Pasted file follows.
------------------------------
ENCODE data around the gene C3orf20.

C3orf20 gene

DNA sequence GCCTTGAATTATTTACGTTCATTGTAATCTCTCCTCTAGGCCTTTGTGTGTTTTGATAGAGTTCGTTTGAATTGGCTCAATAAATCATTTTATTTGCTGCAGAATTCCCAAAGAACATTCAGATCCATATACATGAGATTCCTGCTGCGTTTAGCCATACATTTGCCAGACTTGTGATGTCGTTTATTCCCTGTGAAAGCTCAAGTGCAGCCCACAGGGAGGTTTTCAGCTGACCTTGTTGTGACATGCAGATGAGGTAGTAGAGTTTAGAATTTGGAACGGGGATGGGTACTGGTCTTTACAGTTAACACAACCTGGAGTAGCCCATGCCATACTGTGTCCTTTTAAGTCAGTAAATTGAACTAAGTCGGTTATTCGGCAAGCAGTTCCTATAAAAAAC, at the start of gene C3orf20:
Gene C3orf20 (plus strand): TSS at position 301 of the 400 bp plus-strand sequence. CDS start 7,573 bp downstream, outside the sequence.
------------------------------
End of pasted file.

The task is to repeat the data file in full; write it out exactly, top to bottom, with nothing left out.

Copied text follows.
ENCODE data around the gene C3orf20.

C3orf20 gene

DNA sequence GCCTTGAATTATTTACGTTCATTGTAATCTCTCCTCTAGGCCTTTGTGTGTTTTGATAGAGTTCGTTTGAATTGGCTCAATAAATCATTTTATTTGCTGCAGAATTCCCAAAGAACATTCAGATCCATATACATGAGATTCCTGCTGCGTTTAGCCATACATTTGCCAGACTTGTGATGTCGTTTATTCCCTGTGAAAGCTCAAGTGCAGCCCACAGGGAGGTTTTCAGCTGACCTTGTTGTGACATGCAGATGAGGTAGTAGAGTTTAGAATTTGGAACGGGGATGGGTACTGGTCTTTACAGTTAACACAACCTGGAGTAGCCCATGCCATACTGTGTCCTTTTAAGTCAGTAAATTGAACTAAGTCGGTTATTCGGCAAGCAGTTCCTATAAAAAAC, at the start of gene C3orf20:
Gene C3orf20 (plus strand): TSS at position 301 of the 400 bp plus-strand sequence. CDS start 7,573 bp downstream, outside the sequence.